The purpose of the Digital Transgender Archive (DTA) is to increase the accessibility of transgender history by providing an online hub for digitized historical materials, born-digital materials, and information on archival holdings throughout the world. Based in Worcester, Massachusetts at the College of the Holy Cross, the DTA is an international collaboration among more than thirty colleges, universities, nonprofit organizations, and private collections. By digitally localizing a wide range of trans-related materials, the DTA expands access to trans history for academics and independent researchers alike in order to foster education and dialog concerning trans history.
The DTA uses the term transgender to refer to a broad and inclusive range of non-normative gender practices. We treat transgender as a practice rather than an identity category in order to bring together a trans-historical and trans-cultural collection of materials related to trans-ing gender. We collect materials from anywhere in the world with a focus on materials created before the year 2000.
Defining Gender provides access to a vast body of original British source material that will enrich the teaching and research experience of those studying history, literature, sociology and education from a gendered perspective
This is a database of unique and diverse publications that focus on how gender impacts a broad spectrum of subject areas. With its archival material, dating back to 1970 in some cases, GenderWatch is a repository of important historical perspectives on the evolution of the women's movement, men's studies, the transgender community and the changes in gender roles over the years. Publications include scholarly journals, magazines, newspapers, newsletters, regional publications, books and NGO, government and special reports.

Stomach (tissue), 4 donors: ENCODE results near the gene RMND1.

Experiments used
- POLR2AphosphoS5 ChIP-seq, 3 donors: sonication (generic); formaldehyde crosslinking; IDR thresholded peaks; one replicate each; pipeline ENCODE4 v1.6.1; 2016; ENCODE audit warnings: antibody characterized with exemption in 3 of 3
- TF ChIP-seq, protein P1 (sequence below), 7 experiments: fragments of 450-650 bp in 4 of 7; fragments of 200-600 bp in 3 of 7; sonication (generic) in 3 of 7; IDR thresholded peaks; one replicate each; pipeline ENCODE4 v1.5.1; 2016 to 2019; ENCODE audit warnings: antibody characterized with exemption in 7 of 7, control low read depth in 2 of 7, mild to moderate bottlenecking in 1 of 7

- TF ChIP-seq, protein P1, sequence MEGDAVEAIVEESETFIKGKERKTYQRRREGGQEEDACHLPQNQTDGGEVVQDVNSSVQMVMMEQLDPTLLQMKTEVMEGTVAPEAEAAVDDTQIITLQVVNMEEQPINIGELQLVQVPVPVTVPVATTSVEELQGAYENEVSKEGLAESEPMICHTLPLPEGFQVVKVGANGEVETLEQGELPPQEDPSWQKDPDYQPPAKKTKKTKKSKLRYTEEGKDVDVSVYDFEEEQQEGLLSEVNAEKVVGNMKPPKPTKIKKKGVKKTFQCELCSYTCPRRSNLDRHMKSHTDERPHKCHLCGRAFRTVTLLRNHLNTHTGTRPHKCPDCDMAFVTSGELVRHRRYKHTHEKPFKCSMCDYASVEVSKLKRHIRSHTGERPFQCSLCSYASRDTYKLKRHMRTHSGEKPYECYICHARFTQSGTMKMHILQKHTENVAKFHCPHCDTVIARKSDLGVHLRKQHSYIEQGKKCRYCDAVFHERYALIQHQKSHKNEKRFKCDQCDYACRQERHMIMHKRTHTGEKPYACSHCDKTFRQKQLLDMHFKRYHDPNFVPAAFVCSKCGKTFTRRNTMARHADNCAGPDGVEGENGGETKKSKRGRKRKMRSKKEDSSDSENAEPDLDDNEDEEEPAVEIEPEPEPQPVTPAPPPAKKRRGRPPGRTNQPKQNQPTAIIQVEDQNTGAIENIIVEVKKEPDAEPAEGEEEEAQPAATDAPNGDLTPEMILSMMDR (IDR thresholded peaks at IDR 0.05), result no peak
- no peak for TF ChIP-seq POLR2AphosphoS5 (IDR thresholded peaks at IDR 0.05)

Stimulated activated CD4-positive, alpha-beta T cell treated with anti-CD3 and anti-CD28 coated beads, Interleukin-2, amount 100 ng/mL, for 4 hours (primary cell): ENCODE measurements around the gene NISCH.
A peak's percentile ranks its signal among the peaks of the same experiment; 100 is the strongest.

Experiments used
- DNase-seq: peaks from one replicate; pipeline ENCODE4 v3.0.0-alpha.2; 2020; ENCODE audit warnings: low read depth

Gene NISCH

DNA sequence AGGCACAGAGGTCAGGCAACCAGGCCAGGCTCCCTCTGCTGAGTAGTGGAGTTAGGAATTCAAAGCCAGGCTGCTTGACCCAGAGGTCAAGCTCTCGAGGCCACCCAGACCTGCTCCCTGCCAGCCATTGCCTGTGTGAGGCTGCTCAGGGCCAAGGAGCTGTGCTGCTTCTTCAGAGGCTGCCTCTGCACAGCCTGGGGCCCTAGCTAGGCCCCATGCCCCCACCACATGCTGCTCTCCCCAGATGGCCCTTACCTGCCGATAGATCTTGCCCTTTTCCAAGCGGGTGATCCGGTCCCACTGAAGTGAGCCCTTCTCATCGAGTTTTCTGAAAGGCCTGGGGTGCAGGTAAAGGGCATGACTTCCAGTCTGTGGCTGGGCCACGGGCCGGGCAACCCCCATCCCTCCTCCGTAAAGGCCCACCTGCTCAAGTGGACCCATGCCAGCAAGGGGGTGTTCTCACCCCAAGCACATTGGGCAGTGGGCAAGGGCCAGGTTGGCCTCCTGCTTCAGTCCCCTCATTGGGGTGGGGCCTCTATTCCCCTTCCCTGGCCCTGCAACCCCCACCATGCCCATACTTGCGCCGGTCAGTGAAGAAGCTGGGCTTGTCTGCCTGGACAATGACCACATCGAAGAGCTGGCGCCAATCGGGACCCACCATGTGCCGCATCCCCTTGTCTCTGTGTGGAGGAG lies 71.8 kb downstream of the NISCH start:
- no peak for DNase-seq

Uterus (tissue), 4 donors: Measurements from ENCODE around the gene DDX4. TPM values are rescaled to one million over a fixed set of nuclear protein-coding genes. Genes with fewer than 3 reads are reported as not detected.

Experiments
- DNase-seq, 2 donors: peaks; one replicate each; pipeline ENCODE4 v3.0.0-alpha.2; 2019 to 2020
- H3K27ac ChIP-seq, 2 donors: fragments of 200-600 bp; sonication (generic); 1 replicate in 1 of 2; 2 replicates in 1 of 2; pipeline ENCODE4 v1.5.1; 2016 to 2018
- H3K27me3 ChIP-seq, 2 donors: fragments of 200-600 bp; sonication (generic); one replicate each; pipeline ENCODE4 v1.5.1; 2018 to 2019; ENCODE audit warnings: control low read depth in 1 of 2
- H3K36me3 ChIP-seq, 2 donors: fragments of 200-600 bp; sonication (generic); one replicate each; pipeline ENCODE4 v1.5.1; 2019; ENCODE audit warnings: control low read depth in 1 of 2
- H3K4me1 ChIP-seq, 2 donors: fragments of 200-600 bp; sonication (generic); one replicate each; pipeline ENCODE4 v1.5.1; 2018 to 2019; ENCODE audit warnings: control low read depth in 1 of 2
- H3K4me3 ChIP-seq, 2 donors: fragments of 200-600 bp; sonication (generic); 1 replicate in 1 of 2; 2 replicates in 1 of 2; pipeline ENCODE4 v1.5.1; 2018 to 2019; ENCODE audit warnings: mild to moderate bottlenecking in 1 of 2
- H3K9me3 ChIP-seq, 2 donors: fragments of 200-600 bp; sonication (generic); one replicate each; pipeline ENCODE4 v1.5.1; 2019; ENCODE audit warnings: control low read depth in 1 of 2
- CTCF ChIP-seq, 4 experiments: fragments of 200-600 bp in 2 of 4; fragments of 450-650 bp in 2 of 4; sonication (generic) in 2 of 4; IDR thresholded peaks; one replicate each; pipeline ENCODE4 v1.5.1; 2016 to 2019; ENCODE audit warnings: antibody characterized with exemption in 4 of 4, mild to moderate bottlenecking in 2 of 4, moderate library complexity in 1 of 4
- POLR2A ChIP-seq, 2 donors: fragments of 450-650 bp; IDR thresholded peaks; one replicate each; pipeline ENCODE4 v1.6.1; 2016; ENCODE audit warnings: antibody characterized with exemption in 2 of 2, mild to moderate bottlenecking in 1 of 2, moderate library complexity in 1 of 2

Understand the challenges from the voices involved in today's LGBT youth AND the leading educators and scholars in the field! Gay, Lesbian, and Transgender Issues in Education presents LGBT youth issues through the words of the adolescents themselves, along with clear up-to-date essays about LGBT youth programs, policies, and practices around the world. Leading international educators and scholars examine personal experiences of LGBT youth, cutting-edge programs, and research first presented in the international Journal of Gay & Lesbian Issues in Education. Dynamic and thought-provoking, this insightful book brings together ideas and a vision vital for the future of today's LGBT youth. Invaluable for educators, counselors, graduate and undergraduate students, and LGBT youth alike, Gay, Lesbian, and Transgender Issues in Education is readily accessible and easy-to-read, yet still provides in-depth, multidimensional examinations of the LGBT youth programs and practices essential for the propagation of social tolerance, acceptance, and safety of our youth.
The current article is a qualitative study of the daily lived experiences of resilience that trans youth have as they engage in self-advocacy within their college environments. Using a phenomenological research tradition and theories of liberation psychology and feminism, researchers interviewed 18 trans youth. There were four major themes in the participant data: (a) campus-wide trans-affirming language, (b) campus training on trans student concerns, (c) trans-affirming campus health care access, and (d) developing a community of trans allies on campus. In addition to study limitations, future practice, research, and advocacy implications for developing trans-affirming educational environments for trans youth are provided.
Increased awareness around the complexities of gender identity and expression has given rise to questions regarding best practices for promoting gender inclusivity on campuses across the country. From debates about the appropriate policy regarding student name changes to awareness campaigns about pronoun usages, university administrators, professors, and students are collectively forging toward a more nuanced understanding.
Colleges and universities are beginning to consider the needs of transgender students, but few understand how to offer support to this segment of the campus community. This chapter address issues and provides suggestions for student affairs professionals.